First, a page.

However, though we can create a motor boat and drive it like a car, we know that a boat must float and cannot look like a car or have wheels—the surface resistance must be increased with a boat and decreased for a car. We were not that smart for a long while about aquatic exercise equipment. It took a couple of decades and the professionalizing of aquatic exercise through the rise of professional associations and university sports, health, recreation, and therapy programs to tease out the fact that water exercise and training (and therapy) are exactly the opposite of land exercise, because the aquatic environment is opposite.
Differences Between Aquatic and Land Exercise
Whereas on land there is weight and gravity, the water has buoyancy, and in it we can be virtually weightless. Waist deep we weigh about 50% less; chest deep, 75% less. Whereas all power moves on land are upward and against gravity, the power moves in water are always downward against buoyancy—we don’t have to lift our leg in water as it will float up all by itself. Jumping up in water is pointless—the hard part is to get both legs back down to the pool floor. Bobbing up and down and hopping about provide zero exercise benefit in the water—the real exercises is getting your feet to stay flat on the floor to sit down and perform a jog in the water without bobbing one iota, to cross country ski in water without moving the neck or turning the torso or bobbing, with full extension of arms and legs forward and backward (with knees and elbows nearly straight, including extension of hands and feet for 7 to 11 more inches of lever length), pumping the feet with each ski, putting heel down in the front to dorsiflex, toe down behind you to plantar flex. Air/air pressure is thin and cannot be felt except when it is moving, as wind, or when you are moving through it as in a long fall, again felt as wind rushing past you, helpless to catch you. But water/hydrostatic pressure is always viscose, and movement creates not only directional current, but turbulence, inertia currents (oh, and with a Sunami at the other end!), and other weird motions or stillnesses that can topple anybody off a noodle or overpower the most powerful swimmer. It will also catch your fall and float you.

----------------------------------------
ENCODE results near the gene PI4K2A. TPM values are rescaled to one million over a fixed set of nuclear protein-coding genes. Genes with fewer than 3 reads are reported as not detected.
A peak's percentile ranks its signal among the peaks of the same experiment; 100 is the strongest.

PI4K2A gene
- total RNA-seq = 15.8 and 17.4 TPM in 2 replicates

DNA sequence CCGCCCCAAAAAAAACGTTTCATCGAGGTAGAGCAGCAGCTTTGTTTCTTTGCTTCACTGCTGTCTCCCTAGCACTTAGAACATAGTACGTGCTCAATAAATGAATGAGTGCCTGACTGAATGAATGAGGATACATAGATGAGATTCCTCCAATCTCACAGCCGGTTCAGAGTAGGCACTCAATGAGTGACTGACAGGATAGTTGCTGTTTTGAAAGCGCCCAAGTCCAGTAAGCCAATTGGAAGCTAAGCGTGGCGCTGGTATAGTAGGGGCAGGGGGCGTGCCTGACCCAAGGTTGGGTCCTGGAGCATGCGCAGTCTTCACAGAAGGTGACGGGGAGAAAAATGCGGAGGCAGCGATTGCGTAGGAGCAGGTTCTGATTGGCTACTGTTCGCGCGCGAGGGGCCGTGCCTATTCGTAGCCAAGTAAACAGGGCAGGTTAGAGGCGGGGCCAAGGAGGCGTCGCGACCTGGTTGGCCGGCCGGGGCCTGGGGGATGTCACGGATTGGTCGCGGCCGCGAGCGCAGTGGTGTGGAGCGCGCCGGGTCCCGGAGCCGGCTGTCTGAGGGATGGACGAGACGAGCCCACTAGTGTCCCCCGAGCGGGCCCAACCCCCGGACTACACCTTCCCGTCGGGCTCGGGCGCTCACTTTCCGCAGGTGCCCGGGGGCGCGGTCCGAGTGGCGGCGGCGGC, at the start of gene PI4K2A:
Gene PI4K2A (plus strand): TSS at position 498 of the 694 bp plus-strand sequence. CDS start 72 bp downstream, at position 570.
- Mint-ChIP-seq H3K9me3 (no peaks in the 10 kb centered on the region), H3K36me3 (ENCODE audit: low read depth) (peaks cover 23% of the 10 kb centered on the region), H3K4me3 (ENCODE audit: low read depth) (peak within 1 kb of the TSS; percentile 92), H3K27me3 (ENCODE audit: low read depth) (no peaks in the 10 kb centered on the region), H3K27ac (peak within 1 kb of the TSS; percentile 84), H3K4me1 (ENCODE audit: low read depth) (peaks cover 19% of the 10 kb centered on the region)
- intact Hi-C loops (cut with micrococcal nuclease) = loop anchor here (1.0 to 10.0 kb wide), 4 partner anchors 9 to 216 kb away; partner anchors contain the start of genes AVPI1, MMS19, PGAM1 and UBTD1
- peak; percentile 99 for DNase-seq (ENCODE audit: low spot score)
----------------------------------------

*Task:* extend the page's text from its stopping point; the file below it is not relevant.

As the science of hydro-dynamics in concert with bio-dynamics and body systems expanded and deepened knowledge, they altered the strokes of swimming to make them more safe for the joints and more efficient and powerful, and all the dynamics of vertical water exercise for the same reasons. Many other kinds of buoyancy and resistive equipment have now been developed and are still being developed for water training and exercise. Water does use muscles differently and it does ease the vertical weight stress on joints—BUT it increases horizontal and all other directional “weight” on the body. It just distributes that “weight” and force of resistance all along the limbs rather than one point. This distribution of force along the levers actually enables a person to work more “weight,” not less. I have trouble lifting a 30 pound weight with a biceps curl on my left arm, but no trouble at all working 40 pounds of water resistance distributed from my left shoulder to straight elbow, flat wrist and hand. Though you can intend to target a muscle or muscle group in the water, you will be recruiting many other muscles as well, and often most of your muscles, just to stay upright. Vertical water exercise is not swimming—swimming is streamlining to decrease resistance for speed. Vertical water exercise is increasing the surface of resistance and adding speed to increase the force needed to move through the water and keep from floating.
Floating is death to exercise.
In water, you can train muscles concentrically, if you use equipment properly, even simple, webbed gloves. But without equipment (or sometimes with) a great deal of vertical work trains muscles “eccentrically”—in their lengthened state (on land this would be like walking down hills which makes your tibialis anterior muscle sore—that muscle is lengthened by the slope but is holding up your entire body in its non contracted state; or lowering a heavy weight slowly with one arm—the muscles of your biceps have to work in a lengthened state rather than concentrically contracted to lift the weight. A lengthened biceps muscle group is around 6 inches long, though contracted/shortened is maybe 2 to 3 inches long. Whereas on land you rarely have to perform a sustained isometric contraction of your core muscles or your gluteals (except against strong wind as against strong water current), in water there are currents created when you, other people, and wind move the water, so sustained isometric core work is a huge constant in vertical water exercise—water provides 12 to 44 times the resistance of air.